One clear way to drive change is to invest in leaders who have a direct connection to the communities they serve.
Revolution in the Motor City
At Echoing Green, we believe that place plays an important factor in the potential for success of any social enterprise. Place often defines our worldview and our sense of the possible. A report from The Heinz School at Carnegie Mellon University looked at 800 socially innovative organizations around the United States and sorted them by city to create the “Fertile Ground Index.” Their goal was to answer a variety of questions about the connection between successful social endeavors and the cities they do their work in. Their study ranked Detroit's number of socially innovative organizations below thirty-four other American cities. It is obvious that since their 2007 study, much has changed. Despite journalistic rhetoric, no city is truly a "blank-slate," especially not Detroit. Having heard so much, we were excited to dive deeper into the current landscape of social innovation in Detroit.
Detroit is one of America’s great cities. It’s a city of revolutionary ideas, from the continuous production assembly line of Henry Ford to the cold funk of techno originator Juan Atkins. Throughout its history, Detroit has been a place where big important ideas have taken root and grown to influence the world.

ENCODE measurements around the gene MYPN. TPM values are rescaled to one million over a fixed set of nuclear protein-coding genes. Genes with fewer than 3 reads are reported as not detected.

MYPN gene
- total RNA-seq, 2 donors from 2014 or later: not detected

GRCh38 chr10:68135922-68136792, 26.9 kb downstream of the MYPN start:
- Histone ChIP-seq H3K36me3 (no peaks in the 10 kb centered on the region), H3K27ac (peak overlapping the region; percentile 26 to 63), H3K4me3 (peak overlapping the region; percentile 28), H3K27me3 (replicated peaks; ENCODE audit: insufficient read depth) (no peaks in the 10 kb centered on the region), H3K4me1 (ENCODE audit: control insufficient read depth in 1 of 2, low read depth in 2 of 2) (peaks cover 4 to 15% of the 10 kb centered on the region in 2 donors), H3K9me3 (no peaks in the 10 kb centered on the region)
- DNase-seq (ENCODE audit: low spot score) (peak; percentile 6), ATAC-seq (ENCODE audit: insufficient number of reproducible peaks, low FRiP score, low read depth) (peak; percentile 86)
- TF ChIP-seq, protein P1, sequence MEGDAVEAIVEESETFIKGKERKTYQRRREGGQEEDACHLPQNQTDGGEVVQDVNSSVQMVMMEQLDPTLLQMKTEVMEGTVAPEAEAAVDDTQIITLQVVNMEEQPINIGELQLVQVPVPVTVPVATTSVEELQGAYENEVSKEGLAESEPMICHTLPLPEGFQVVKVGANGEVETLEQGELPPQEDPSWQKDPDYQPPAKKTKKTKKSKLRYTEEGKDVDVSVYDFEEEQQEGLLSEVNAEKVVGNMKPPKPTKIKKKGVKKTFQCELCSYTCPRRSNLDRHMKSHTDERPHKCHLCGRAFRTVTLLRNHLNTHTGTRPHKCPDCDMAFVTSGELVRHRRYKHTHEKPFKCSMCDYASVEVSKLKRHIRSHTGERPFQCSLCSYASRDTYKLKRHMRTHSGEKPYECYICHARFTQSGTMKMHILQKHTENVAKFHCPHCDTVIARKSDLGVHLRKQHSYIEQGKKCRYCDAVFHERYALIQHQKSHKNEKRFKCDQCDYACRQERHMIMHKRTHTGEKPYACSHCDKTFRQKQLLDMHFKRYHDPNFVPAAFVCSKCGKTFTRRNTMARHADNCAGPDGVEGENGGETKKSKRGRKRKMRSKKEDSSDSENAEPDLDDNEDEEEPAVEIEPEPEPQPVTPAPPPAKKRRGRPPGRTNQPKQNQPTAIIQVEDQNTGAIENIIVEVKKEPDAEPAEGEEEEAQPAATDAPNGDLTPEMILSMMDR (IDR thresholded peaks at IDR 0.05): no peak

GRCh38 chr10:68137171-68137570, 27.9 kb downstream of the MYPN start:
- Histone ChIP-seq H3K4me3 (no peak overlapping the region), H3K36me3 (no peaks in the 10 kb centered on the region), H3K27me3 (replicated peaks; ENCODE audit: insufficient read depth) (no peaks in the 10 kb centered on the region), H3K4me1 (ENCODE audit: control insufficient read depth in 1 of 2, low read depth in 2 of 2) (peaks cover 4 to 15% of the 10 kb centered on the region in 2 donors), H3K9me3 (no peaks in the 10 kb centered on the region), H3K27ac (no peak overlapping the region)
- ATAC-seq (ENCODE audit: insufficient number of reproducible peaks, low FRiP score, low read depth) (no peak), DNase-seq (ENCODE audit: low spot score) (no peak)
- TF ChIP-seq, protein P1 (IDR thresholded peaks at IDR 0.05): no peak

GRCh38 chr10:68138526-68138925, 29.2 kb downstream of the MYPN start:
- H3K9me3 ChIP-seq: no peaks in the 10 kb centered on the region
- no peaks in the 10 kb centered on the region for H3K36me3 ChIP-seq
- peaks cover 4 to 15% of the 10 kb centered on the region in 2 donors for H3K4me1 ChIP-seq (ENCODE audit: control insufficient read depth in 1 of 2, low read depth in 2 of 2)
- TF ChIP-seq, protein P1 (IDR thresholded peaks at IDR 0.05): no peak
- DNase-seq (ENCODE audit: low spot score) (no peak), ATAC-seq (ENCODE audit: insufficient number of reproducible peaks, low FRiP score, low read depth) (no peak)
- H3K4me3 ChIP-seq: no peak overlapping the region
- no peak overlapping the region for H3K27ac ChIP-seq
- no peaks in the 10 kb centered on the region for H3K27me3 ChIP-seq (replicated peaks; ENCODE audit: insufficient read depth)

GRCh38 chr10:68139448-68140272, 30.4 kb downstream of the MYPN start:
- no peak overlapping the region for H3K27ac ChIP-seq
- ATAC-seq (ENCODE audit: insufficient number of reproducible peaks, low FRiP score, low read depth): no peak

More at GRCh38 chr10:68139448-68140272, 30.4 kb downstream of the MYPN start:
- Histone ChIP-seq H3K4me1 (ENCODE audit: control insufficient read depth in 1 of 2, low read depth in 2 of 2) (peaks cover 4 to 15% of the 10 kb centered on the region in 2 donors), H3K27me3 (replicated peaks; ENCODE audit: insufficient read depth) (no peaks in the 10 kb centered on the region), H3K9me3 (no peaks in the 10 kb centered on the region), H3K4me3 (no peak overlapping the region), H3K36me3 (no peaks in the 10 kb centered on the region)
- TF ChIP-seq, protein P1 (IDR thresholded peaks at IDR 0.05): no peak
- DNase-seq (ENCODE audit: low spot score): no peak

It’s also been a city forced to hear its own obituary rehashed for decades. Auto-manufacturing peaked in 1955 and by 1961 Time Magazine ran an article entitled “Detroit in Decline.” 2010 census data reveals that Detroit’s population has dropped by twenty five percent over the last decade. The New York Times called it “the country’s most startling example of modern urban collapse.” Against the backdrop of abandoned factories, burned out houses, and vacant lots you can also find an incredibly robust community of social innovators whose boldest ideas are transforming their city one day at a time.
Watch Detroit poet David Blair recite "Detroit (While I Was Away)":
Even if you can't book a flight into DTW for next month's SOUP—a regular dinner funding micro-grants for creative projects—there are still plenty of ways to stay up on, and even get involved with, innovation in Detroit. The Urban Innovation Exchange showcases diverse visions of social entrepreneurship ranging from after-school fencing programs to free recording studios.
Watch Delphia Simmons explain the Urban Innovation Exchange:
Watch Steve Nawara describe his free recording studio: